Secure Code Warrior has launched ‘Missions’ to help teach safe coding practices during a time when more people are learning to code than ever.
As we reported in September, one in four people used their extra time at home during the first COVID-19 lockdown to start coding. With second lockdowns now in many countries, it’s likely even more people have taken their first steps in programming.
While the world could always do with more coders, the pandemic has also caused a spike in hackers looking to exploit any weaknesses as more people rely on their devices and the internet for work and leisure. Code security is paramount.
‘Missions’ aims to provide a hands-on, interactive simulation of real-world applications which shows developers the impact of poor coding practices.
Around 40 missions are currently available, each demonstrating issues that actually impacted the likes of Facebook, WhatsApp, GitHub, and high-profile banks.
For example, the Unicode vulnerability which hit GitHub last year is fully simulated. Developers can see and solve the vulnerability in a safe environment.
Pieter Danhieux, Co-Founder and CEO of Secure Code Warrior, said:
“Missions is like a flight simulator for coders. Just like a pilot who needs to continually train to keep flying, Missions offers practical applications of live code in a hyper-relevant environment designed to encourage coders to understand attacks, practice and perfect their secure coding skills and knowledge.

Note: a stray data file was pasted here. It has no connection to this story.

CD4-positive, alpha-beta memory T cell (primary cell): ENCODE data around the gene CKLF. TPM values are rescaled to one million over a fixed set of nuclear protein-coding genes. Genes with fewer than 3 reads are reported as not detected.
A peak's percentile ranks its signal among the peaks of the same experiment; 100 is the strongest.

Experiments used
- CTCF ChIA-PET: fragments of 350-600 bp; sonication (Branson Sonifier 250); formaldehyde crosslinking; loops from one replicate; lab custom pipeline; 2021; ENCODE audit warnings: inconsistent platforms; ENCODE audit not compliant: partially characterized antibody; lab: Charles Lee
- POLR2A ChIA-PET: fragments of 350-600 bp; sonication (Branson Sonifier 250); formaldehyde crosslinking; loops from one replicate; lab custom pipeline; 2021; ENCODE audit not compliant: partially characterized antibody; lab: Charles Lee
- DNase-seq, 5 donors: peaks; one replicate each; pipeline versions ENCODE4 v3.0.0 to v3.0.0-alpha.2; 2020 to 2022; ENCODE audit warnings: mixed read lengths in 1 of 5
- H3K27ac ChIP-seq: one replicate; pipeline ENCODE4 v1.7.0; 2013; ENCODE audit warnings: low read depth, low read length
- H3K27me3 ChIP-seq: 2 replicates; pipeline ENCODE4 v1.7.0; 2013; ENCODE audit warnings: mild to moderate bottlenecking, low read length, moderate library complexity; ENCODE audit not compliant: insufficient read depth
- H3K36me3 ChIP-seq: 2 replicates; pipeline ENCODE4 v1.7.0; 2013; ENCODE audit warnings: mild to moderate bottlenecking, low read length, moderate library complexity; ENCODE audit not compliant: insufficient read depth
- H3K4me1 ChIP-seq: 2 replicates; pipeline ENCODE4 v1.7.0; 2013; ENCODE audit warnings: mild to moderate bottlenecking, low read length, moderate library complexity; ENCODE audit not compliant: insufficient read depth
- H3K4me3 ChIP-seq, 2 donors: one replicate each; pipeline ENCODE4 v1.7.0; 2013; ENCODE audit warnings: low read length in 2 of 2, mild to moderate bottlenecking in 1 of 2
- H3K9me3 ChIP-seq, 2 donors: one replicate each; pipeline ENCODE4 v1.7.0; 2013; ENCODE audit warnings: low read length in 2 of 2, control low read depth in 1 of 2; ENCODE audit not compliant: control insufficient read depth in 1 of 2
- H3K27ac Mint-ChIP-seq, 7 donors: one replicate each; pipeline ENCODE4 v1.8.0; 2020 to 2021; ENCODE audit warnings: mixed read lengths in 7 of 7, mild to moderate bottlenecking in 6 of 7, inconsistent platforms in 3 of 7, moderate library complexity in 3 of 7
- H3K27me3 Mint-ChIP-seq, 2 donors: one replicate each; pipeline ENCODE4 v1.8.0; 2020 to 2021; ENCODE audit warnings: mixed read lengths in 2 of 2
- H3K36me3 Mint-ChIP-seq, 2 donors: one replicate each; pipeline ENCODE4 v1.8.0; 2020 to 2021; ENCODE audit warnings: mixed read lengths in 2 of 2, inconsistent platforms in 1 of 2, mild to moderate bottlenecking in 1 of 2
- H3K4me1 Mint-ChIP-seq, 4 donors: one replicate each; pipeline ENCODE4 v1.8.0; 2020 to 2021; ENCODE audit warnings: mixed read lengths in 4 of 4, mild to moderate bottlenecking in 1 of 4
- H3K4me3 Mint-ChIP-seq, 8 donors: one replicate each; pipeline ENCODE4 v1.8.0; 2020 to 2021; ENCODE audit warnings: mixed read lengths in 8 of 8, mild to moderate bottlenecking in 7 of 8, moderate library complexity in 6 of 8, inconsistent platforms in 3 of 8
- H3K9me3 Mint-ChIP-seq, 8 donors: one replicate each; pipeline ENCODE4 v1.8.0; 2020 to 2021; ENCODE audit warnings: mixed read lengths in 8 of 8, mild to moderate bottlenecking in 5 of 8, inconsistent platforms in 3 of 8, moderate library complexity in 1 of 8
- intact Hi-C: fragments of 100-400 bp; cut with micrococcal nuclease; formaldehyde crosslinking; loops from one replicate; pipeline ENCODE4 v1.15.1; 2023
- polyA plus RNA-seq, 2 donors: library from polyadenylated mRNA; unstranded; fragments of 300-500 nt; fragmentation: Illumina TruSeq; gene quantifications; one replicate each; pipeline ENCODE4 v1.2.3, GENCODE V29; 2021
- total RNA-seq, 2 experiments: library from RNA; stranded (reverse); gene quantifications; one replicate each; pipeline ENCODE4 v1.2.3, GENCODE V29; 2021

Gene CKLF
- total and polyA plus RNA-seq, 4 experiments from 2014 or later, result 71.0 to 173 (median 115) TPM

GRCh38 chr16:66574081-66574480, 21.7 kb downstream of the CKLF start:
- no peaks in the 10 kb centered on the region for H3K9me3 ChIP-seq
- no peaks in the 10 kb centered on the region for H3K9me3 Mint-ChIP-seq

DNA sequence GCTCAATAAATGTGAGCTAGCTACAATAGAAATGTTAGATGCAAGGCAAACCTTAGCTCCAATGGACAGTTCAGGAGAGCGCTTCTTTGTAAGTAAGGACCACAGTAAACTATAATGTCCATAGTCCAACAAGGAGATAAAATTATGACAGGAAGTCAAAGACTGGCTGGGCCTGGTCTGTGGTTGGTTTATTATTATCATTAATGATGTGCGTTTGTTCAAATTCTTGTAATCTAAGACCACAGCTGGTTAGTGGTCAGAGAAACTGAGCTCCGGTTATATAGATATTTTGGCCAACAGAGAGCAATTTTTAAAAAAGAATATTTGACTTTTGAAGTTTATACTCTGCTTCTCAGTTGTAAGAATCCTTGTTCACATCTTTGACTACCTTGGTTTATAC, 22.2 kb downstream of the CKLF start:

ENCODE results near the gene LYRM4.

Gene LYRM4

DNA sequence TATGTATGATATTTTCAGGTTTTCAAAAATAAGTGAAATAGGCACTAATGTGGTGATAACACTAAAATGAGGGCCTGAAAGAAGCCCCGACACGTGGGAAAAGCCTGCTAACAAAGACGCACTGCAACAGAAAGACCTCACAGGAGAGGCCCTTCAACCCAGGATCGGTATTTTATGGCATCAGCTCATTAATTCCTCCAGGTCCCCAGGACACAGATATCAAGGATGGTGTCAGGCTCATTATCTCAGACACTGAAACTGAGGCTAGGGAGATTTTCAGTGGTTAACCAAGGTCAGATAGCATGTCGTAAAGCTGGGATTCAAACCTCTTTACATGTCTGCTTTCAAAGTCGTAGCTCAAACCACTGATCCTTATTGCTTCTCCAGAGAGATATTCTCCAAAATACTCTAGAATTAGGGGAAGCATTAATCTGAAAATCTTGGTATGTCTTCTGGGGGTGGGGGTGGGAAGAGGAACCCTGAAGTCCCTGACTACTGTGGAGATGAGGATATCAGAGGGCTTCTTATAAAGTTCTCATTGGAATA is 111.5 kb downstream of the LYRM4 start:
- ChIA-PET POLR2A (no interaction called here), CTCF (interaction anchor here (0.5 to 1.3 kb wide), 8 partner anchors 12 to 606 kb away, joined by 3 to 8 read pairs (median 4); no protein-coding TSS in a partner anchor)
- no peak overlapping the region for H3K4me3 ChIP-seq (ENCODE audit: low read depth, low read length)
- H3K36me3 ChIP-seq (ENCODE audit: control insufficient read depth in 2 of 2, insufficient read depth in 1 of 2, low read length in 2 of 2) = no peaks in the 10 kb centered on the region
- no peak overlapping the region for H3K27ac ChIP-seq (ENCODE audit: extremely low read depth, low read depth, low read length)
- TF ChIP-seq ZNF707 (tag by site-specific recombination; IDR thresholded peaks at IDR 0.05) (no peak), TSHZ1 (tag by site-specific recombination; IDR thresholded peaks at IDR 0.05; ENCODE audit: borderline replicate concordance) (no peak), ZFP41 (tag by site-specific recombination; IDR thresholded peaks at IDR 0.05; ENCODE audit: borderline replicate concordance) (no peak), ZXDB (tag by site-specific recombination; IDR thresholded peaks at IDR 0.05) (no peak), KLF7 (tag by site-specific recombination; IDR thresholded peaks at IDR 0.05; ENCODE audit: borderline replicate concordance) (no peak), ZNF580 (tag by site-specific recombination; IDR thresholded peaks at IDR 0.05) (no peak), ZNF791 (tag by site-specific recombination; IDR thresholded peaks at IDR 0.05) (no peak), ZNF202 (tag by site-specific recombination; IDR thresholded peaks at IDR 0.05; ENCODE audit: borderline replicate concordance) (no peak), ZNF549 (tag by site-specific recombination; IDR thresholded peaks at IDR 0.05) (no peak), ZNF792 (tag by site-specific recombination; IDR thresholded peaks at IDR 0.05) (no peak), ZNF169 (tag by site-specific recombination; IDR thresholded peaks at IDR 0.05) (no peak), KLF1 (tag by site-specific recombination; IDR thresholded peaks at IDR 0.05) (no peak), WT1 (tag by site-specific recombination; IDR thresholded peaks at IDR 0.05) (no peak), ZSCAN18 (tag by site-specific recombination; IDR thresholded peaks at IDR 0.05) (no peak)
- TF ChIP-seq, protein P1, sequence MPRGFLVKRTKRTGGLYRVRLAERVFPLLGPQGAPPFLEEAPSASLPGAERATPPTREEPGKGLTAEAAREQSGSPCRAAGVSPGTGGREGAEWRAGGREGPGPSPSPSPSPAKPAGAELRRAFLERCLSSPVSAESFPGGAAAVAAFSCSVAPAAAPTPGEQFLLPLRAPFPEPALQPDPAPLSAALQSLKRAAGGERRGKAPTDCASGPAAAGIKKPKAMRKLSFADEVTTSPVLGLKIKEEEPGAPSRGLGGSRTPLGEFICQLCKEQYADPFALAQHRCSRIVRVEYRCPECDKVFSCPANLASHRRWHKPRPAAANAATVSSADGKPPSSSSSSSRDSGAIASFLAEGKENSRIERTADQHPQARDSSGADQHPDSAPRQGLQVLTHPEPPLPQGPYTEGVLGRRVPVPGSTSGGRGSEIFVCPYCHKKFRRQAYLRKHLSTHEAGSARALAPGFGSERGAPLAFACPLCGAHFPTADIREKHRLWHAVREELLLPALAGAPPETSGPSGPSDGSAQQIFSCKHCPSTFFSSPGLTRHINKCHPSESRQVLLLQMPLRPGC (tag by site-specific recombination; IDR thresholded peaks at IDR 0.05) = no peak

We’re levelling up our existing offerings in a logical fashion and creating a progressive, scaffolded approach to building skills. It helps developers move from merely recalling knowledge to systematically building upon their experiences and skillset in real-time, fostering valuable secure coding skills that are job-relevant and allowing coders to experience the impact of insecure code first hand, in a safe environment.”
Seven language frameworks are supported:
- C#(.NET):Web Forms
- Java:Enterprise Edition (JSP)
Colin Domoney, a UK security expert who has trialled Missions over the past fortnight, commented: “During my time as an AppSec Manager at Deutsche Bank, one of my biggest challenges was demonstrating to development teams the very real threats coding flaws represented to the business.”
“Missions makes it easy to demonstrate how code can be compromised—a developer can view an app’s browser window and code on a single screen, they’re shown how an attacker could exploit vulnerabilities, and then do the exploit first-hand. I wish I’d had this several years ago.”
A demo of Missions is available here (no signup required)
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